GTOlover, the very best handling car that I ever had was a 1965 Barracuda. I was the third or fourth owner, and I bought the car without an engine or transmission. So I dropped in a slant six and torquflite trans, which it had a 273 and 4-speed previously. I also dropped in the power steering from the 1964 Valiant. With the sure-grip rear end, cheater slicks on the back, and K-Mart Roadmaster tires on the front it would oversteer just a little bit, which is just where I think a car should be set. And of course, with rear wheel drive it did handle well. Front wheel drive is great for not getting stuck, the only other advantages it has are that it is cheaper and lighter.
I do agree completely that the disk brakes stop better, but I have had more problems with disk brakes and rust than with all the drum brakes that I ever owned. IT seems that most Chrysler product6 disk brakes eventually stick in the applied position and cause a number of problems as a result. Or else they stick in the almost applied position and cause problems. I have had both kinds of failures on multiple vehicles.
Thats not the average age of the cars on the road. Thats the average age of roadworthy cars. Stands to reason that the older cars are those which see litle annual mileage, whereas cars with high annual mileage never reach 10 years. A measure of average mileage would be more useful.
Battar, this is a valid comment and you are probably correct. I worked for a company about 40 miles from my home and had a daily commute but, I was in a car pool which helped greatly. The other members of our pool had fairly new cars but we decided to combine our resources and purchase an older road-worthy car just for transportation to and from work. No bells and whistles just a very basic "ride". It was not a "looker" but got us there and back for four (4) years and without a great deal of maintenance. We did the "fast-lube" thing every 3,000 miles; i.e. oil change, rotate tires, lube bearings and joints. etc. It worked. The reliability was excellent. Very informative post Charles
I am firmly in the camp which believes that vehicles are better now than they were 25, 50, or 75 years ago. Regardless of how people complain about the plastic on their bumpers, the fact is that advancements in materials along with good engineering and improved design has clearly trumped heavy gauge sheet metal and mass. My only frustration is that making repairs is more difficult when something actually does need to be fixed.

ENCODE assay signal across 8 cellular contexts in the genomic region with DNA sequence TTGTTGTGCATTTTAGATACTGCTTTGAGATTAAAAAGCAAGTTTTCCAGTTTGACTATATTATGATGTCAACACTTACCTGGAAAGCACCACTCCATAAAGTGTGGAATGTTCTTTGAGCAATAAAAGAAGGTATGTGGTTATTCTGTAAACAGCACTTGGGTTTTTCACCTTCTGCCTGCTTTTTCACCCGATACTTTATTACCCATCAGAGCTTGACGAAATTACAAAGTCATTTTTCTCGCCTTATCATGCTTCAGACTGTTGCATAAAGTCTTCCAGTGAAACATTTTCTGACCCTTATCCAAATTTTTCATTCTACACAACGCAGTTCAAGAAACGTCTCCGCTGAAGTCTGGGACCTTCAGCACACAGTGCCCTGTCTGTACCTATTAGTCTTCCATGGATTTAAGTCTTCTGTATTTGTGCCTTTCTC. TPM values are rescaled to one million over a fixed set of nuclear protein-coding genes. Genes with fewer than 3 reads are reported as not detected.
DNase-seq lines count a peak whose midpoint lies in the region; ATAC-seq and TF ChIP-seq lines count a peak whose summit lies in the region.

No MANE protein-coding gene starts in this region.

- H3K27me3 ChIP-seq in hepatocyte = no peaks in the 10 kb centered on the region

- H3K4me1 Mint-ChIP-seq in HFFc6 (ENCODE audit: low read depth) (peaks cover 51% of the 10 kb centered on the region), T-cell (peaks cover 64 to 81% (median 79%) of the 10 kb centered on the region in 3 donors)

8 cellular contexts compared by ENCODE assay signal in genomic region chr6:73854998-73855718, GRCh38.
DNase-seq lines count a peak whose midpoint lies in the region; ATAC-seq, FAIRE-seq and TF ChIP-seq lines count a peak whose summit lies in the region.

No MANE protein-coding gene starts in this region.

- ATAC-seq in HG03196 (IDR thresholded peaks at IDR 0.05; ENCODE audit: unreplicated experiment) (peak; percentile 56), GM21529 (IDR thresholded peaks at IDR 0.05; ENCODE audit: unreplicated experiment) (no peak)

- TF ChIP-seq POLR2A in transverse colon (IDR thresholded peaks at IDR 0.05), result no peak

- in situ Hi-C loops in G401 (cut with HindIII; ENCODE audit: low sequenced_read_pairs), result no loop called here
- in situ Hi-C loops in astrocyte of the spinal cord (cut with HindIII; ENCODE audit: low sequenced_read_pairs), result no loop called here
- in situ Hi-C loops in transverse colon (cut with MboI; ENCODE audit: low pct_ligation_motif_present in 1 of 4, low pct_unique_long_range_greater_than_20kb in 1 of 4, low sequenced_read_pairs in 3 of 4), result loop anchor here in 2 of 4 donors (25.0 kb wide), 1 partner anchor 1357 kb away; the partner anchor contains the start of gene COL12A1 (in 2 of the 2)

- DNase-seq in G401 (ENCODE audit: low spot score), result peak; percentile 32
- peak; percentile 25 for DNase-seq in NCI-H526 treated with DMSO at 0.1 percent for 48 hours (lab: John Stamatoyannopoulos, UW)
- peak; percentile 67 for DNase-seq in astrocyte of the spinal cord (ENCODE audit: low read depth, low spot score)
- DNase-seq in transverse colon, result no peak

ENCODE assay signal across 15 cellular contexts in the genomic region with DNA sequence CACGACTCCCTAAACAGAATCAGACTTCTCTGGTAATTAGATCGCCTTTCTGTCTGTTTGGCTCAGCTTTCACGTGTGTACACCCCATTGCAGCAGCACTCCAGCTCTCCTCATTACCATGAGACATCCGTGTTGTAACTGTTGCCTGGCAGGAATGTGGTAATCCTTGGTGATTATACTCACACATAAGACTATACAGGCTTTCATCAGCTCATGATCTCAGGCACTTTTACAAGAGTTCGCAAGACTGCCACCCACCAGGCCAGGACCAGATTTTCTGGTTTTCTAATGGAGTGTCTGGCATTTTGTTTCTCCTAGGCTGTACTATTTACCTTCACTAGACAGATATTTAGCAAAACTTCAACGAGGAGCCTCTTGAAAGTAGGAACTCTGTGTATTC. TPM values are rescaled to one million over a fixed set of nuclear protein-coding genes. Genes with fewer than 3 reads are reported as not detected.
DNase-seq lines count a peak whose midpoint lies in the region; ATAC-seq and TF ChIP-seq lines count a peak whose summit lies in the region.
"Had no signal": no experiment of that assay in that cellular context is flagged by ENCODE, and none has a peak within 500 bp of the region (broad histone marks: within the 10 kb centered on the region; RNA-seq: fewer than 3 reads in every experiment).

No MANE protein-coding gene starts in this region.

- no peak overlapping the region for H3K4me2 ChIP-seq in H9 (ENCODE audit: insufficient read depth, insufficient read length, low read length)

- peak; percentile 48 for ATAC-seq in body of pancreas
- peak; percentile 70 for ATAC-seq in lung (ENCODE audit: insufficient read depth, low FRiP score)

Am not failing the idea of making vehicles last longer but my opinion is that this should not really be the target; unless of course you are in love with vintage cars or you are a collector. If you are not any of the above, chances are that you wouldn't want to be stuck with the same car for the next 11 years and you will need a change regardless of whether that particular car is still in great shape or not. Besides, with new revolution towards energy efficient cars, your car will probably be obsolete in the next decade anyway.
My current Land-Rover 110 diesel is 30 years old, the one before, a Discovery, rusted away in 15, the one before that was built in 1958 and is still running around in the US. So the basic truck lasts longer than the car, is simpler to maintain and as it saves multiple 'new' builds is greener overall!
However as I'm now aging and my wife wants greater comfort, a newer, quieter more comfortable vehicle is now required.
I wouldn't expect the average age to decline but we're already seeing a rebound in the number of vehicles produced. I don't think there is any question that cars are more reliable than in the past, and that has contributed to drivers sticking with a particular car longer.
I've got a 1929 Ford Tudor that just had a smoke even after taking a prize. Should be back running in two weeks waiting for a part.
Got a 1977 MG Midget the WIFE's car been sitting for a while. Needs new battery and starting relay.
1984 Toyota DeLux 4X4 pickup runs fine. Put in the third starter this year. It is on the fourth alternator (stick with factory leave the belt loose). Second engine. The first I repaired three major over hauls. Gone through a couple dozen head lights - mostly lefts.
1995 K2500 with ABS wheel sensor problem and no compression in #6. Been driving it since spring with the problem. New plugs cap rotor and wire fixed some of the bad running. Went over the pass with 7 cylinders. Gone through alternator and compressor.
2000 Caviler with ABS problem. Got to update the reader for ABS so I can find out what the heck is wrong. A lot of people say left front sensor. Replace battery in '05
Guess I'm really helping the stats if they keep track of that Ford.
My 1st car 1964 Belair which was the family's was recycled in 1984 when I had it with rebuilding the transmission.
And the 1991 Mazda purchased used was recycled in 1996 after being rear ended.
@ Ann R. Thryft, all of us feel embarrassed about our old vehicle which is baseless indeed. It seems that we have finally started understanding that car is more about solid design and reliable functioning rather than stylish look and status. It is noteworthy that our more than 10 year old cars are exported to less developed countries where they are used for another decade or so without any real problem.
My car is ten years old, marksilva2121, and I'm very proud of the fact that it has 205,000 miles on it. But when I recently told that to my mechanic, he said he had a customer with the same vehicle (a few years older, though) that has 740,000 miles on it. That's longevity.
I can remember when cars rusted out and wore out in 7-10 years if yiu took care of them. I think the fact they are lasting longer is due to people being more aware of the importance of maintenance. Electronic signals ( time to change the oil, tire pressure is low and the ability to save trouble signals) have made maintenence more than your mechanics opinion.